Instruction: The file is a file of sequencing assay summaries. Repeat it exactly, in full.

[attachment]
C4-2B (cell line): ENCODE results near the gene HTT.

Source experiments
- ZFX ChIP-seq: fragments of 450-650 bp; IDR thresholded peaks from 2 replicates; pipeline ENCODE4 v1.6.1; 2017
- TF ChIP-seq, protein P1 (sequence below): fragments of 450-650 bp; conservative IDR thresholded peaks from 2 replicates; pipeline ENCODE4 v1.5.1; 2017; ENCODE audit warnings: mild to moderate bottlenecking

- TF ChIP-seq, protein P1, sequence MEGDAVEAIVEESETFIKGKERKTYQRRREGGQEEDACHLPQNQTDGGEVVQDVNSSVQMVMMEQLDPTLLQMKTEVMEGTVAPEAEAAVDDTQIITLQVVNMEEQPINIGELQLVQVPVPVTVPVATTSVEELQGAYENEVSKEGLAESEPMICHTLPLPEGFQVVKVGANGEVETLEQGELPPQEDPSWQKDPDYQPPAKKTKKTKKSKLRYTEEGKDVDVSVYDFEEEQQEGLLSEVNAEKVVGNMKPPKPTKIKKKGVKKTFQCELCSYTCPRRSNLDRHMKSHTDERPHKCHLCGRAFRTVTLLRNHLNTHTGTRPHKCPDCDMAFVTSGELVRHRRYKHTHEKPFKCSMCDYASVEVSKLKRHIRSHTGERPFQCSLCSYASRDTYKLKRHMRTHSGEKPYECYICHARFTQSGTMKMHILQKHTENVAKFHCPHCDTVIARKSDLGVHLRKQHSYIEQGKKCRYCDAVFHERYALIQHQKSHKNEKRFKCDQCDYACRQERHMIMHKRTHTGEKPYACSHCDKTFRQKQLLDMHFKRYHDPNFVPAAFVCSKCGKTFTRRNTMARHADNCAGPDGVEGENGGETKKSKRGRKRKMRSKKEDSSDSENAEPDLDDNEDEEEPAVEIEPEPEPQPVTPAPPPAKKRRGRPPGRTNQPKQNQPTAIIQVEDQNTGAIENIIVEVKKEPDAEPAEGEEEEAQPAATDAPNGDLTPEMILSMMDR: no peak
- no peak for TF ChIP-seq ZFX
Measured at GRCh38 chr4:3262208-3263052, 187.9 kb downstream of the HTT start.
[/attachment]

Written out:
C4-2B (cell line): ENCODE results near the gene HTT.

Source experiments
- ZFX ChIP-seq: fragments of 450-650 bp; IDR thresholded peaks from 2 replicates; pipeline ENCODE4 v1.6.1; 2017
- TF ChIP-seq, protein P1 (sequence below): fragments of 450-650 bp; conservative IDR thresholded peaks from 2 replicates; pipeline ENCODE4 v1.5.1; 2017; ENCODE audit warnings: mild to moderate bottlenecking

- TF ChIP-seq, protein P1, sequence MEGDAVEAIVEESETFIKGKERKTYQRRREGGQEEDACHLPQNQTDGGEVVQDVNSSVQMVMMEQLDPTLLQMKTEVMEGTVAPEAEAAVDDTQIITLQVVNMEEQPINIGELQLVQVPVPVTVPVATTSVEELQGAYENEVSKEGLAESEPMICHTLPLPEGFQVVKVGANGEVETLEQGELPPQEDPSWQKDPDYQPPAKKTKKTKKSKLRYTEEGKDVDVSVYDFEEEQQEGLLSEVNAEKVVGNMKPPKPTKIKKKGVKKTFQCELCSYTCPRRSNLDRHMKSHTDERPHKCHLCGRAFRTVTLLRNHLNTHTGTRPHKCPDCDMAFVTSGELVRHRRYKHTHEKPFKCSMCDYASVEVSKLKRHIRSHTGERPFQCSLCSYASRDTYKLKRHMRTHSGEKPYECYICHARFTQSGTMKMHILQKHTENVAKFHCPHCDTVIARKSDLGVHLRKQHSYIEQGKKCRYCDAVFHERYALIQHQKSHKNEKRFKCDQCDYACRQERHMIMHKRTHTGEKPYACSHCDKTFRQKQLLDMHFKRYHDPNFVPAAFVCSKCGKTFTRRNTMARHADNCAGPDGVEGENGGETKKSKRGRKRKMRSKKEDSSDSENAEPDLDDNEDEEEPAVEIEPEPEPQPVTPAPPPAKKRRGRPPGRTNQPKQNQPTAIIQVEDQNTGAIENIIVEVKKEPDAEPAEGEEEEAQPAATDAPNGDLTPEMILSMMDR: no peak
- no peak for TF ChIP-seq ZFX
Measured at GRCh38 chr4:3262208-3263052, 187.9 kb downstream of the HTT start.